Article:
There's a rapidly growing discussion here in the US about "what to do in Afghanistan." Some of it is thoughtful, well-informed, and serious. Like this piece by Rajiv Chandrasekaran in today's WaPo, which argues that the two best options look to be "Go all-in, or fold."
(Actually, that's only one choice, since the US citizenry and budget are quite incapable of doing what would be needed to "go all-in" in that very distant and logistically intimidating country.)
I note that one aspect of the way path forward that just about nobody in the US discourse has yet started talking/writing about is the idea, that I consider crucial, that it does not have to be, indeed should not be, the US that dominates all decisionmaking and international action regarding Afghanistan, going forward.
Members of the US commentatoriat are so US-centric! It still boggles my mind. I suppose that right now, this is still part of the legacy of the 1990s, when the US was the sole and uncontested Uber-power in the world...
Anyway, that caveat notwithstanding, Frank Rich had a fascinating piece in last Sunday's NYT in which he noted a new aspect of the strong relevance the Vietnam precedent has for the decisions Obama currently faces over Afghanistan.
Rich noted that George Stephanopoulos recently blogged that the latest "must-read book" for members of Obama's "war team" is Lessons in Disaster, a book published last year about a guy called McGeorge Bundy and "the path to war in Vietnam." Bundy was John Kennedy's national security adviser.
Underscoring the book's relevance, Rich notes that when it came out last year, no less a person than Richard Holbrooke, now Obama's chief emissary for Afghanistan and Pakistan, reviewed it (in late November) in the NYT.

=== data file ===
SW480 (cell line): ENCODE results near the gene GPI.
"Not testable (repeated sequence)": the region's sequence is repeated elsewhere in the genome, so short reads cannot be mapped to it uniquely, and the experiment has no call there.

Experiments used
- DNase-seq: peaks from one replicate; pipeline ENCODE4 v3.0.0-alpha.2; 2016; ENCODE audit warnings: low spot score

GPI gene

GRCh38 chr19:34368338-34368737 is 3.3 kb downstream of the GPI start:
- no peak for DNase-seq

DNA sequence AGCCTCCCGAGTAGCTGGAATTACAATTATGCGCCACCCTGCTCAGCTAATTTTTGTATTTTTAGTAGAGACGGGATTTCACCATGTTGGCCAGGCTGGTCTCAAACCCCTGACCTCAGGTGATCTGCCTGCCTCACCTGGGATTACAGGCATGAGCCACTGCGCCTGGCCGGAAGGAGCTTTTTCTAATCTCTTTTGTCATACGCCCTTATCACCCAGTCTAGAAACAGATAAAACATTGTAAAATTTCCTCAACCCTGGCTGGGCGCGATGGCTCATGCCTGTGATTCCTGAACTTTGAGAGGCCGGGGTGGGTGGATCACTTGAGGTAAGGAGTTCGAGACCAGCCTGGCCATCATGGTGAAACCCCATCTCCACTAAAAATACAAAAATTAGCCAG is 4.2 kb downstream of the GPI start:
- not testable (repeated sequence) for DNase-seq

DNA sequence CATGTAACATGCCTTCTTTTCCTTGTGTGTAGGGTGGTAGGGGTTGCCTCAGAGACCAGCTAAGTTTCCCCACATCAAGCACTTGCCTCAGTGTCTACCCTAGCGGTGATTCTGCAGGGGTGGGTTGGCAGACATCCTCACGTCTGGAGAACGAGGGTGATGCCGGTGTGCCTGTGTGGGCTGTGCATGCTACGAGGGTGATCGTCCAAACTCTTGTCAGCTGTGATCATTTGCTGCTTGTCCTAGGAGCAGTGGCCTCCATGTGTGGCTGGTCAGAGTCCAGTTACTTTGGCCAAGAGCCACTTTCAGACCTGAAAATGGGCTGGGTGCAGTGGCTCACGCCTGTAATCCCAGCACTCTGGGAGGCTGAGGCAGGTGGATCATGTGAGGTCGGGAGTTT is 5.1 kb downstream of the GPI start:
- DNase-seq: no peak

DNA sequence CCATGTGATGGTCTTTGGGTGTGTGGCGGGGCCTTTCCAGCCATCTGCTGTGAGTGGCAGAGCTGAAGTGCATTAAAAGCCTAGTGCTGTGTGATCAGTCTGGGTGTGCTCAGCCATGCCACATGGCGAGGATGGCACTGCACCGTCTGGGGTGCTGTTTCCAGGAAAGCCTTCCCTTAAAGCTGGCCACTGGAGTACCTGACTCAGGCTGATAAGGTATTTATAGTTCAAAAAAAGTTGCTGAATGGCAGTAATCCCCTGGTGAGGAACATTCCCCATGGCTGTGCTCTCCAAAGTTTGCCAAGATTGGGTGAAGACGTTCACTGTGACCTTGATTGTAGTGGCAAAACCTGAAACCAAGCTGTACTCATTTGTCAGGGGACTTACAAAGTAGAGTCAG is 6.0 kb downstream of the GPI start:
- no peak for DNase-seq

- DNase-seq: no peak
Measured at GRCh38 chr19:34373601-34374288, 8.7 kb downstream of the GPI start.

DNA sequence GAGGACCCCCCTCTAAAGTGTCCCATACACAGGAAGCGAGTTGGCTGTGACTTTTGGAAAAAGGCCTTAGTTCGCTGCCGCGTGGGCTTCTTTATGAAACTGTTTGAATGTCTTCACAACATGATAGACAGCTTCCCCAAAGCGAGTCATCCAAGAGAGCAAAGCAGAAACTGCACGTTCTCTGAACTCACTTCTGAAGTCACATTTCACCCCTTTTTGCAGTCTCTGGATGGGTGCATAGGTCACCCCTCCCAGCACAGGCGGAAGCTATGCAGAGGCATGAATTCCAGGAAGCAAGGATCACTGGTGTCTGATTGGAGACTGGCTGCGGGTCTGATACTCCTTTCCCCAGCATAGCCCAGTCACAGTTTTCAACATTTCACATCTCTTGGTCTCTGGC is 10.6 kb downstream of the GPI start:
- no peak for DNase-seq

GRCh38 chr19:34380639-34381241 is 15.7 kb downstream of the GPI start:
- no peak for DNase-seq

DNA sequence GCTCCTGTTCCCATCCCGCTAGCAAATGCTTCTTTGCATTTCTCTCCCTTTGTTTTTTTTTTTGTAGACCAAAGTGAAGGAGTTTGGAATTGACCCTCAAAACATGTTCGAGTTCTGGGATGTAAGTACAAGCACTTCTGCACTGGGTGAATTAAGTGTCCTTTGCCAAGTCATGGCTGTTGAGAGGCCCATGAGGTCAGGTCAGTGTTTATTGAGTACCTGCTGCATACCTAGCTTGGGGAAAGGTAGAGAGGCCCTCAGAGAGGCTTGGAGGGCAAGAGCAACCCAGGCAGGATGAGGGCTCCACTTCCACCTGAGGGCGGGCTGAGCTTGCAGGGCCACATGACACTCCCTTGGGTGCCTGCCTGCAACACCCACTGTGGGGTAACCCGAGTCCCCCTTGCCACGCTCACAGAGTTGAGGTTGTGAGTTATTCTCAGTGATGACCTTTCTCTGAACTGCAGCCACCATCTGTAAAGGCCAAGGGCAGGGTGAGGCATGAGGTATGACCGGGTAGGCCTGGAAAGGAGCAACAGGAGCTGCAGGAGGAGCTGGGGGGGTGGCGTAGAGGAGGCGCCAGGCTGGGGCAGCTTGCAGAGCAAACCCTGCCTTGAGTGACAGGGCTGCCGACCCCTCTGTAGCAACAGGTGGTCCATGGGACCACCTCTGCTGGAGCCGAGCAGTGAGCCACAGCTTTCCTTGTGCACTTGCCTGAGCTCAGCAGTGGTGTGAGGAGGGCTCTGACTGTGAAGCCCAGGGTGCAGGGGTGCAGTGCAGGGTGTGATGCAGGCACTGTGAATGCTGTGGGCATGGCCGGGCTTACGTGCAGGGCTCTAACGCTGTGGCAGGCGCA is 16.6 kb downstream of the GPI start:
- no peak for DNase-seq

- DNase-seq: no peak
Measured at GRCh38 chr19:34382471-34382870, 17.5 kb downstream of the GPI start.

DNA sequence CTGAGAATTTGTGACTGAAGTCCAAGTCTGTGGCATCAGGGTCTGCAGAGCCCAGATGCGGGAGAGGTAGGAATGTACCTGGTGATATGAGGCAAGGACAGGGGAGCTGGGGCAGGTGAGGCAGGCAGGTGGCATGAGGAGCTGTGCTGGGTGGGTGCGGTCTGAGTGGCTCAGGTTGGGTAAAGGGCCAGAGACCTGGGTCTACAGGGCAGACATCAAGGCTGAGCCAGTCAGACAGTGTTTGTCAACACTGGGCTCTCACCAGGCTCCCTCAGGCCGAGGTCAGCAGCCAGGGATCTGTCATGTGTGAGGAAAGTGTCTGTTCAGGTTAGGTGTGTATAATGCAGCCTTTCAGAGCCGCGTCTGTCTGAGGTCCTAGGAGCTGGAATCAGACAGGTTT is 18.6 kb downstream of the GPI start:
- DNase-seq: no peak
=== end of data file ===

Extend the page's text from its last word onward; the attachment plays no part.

Holbrooke's review is well worth reading. He gives some helpful info about the background to the writing of the book. He also refers to a much earlier essay he himself had written about Bundy that he had titled, ""The Smartest Man in the Room Is Not Always Right", noting that, having known Bundy a little bit, he had had him in mind when he wrote it.
Holbrooke concluded the review with this:
- Bundy never believed in negotiations with the Vietcong or the North Vietnamese. This, coupled with his enduring faith in the value of military force in almost any terrain or circumstance, were his greatest errors. They contributed to a tragic failure. With the nation now about to inaugurate a new president committed to withdraw combat troops from Iraq and succeed in Afghanistan, the lessons of Vietnam are still relevant.
These two little insights into the mind of Richard Holbrooke belie an awareness of the limitations of being "the smartest man" and of the value of military force that I, for one, find a little reassuring.
Much of the current analogizing between the US in Vietnam and the US in Afghanistan focuses on the decisions Kennedy faced in 1961. Other commentaors have focused on decisions faced by his successor, Lyndon Johnson, in 1964.
Last week, I had a couple of good conversations with Dr Jeffrey Record, a very thoughtful guy who teaches at the US Air War College in Montgomery, Alabama, who has written a lot of good studies of the big mistakes the Bush administration made in Iraq.
Record has also studied the US performance in Vietnam very closely. As we talked last week, he explored the 1964-2009 analogy a bit. He noted that in 1964, Johnson faced much the same kind of "big" decision Obama now faces-- whether to increase the US force commitment substantially, or find a way to ramp it down...
And like Obama today, Record said, Johnson was concerned both about trying to win some serious, big-picture reforms in domestic social policy and about the possibility of a political backlash inside the US if he should be seen as "backing down" from the confrontation in Vietnam.
In 1964, Johnson made the fateful decision to escalate. Rather than investing his domestic political capital in defending a decision to de-escalate in Vietnam, he invested it in pushing through a number of important "Great Society" social reforms at home, instead.
Later, the Vietnam part of that decision would come back to haunt him badly...
On balance, then, it seems good that Obama and his people are all reading what sounds to be an excellent study of the decisionmaking of those earlier years.